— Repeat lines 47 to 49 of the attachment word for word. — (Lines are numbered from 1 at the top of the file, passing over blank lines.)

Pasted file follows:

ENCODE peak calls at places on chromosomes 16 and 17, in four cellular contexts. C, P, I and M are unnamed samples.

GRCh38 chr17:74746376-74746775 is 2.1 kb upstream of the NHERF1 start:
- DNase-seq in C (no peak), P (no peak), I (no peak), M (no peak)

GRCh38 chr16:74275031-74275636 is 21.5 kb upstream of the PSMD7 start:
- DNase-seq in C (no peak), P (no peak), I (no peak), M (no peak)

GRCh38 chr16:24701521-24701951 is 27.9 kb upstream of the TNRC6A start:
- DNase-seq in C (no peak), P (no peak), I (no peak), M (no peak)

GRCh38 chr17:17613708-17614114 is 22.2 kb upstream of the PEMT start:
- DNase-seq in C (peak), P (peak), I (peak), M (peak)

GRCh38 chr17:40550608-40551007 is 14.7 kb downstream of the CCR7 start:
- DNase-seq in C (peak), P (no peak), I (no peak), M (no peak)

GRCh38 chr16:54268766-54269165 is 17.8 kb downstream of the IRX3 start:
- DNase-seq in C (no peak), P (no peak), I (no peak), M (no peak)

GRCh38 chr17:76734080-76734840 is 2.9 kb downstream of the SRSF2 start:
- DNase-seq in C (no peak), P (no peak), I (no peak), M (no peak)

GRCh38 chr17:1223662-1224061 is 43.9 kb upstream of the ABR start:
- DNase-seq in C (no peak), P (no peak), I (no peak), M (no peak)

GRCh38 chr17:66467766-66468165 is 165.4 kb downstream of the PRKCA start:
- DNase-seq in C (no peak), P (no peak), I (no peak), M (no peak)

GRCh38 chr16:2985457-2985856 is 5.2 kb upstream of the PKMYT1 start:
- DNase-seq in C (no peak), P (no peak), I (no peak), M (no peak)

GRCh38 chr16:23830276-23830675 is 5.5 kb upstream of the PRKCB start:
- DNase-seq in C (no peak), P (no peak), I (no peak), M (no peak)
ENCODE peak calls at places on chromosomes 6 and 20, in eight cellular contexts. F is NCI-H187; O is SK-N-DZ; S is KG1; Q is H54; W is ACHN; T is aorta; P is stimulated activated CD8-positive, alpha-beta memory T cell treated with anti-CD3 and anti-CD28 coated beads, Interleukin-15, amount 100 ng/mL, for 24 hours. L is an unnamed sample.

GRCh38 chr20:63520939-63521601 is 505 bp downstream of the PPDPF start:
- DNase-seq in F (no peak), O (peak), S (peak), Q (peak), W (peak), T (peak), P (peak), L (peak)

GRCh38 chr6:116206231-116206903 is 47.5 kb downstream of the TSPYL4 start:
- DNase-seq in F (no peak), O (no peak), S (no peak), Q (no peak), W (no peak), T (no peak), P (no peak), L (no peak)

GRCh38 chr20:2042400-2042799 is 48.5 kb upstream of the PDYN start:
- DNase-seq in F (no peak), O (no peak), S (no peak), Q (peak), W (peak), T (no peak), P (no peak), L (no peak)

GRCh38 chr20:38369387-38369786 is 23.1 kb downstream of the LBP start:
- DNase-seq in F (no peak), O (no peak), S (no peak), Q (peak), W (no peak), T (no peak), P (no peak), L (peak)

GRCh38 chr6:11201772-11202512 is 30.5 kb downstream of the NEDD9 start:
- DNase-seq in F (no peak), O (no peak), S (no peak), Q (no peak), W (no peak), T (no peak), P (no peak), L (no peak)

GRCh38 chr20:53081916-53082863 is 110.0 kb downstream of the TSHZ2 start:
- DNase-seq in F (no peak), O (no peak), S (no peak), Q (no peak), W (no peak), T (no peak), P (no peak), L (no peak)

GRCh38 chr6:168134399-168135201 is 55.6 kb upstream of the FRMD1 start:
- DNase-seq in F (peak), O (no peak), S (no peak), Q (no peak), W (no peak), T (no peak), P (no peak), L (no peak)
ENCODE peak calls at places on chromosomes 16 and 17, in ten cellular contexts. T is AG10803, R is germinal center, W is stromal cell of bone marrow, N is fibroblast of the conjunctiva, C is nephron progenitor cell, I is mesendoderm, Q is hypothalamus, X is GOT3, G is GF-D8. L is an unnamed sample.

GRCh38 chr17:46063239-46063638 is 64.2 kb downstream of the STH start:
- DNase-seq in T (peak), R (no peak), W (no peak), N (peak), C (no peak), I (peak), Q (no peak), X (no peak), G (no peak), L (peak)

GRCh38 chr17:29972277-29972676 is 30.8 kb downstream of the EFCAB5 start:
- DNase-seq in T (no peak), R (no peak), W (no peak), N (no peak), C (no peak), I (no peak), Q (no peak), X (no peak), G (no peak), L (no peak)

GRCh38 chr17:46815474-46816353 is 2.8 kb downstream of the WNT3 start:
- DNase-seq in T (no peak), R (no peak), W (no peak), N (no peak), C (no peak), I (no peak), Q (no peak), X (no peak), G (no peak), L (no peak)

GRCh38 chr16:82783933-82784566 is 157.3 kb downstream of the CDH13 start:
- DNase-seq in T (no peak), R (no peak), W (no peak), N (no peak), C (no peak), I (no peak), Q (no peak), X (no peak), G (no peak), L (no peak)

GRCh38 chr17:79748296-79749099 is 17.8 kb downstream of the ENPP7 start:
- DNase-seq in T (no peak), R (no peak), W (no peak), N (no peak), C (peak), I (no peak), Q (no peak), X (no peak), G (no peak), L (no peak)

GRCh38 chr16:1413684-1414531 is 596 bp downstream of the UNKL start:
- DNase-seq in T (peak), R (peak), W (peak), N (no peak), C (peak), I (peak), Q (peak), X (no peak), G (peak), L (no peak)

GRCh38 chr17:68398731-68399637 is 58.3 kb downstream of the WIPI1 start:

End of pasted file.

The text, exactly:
- DNase-seq in T (no peak), R (no peak), W (no peak), N (no peak), C (no peak), I (no peak), Q (no peak), X (no peak), G (no peak), L (no peak)

GRCh38 chr17:79748296-79749099 is 17.8 kb downstream of the ENPP7 start:
- DNase-seq in T (no peak), R (no peak), W (no peak), N (no peak), C (peak), I (no peak), Q (no peak), X (no peak), G (no peak), L (no peak)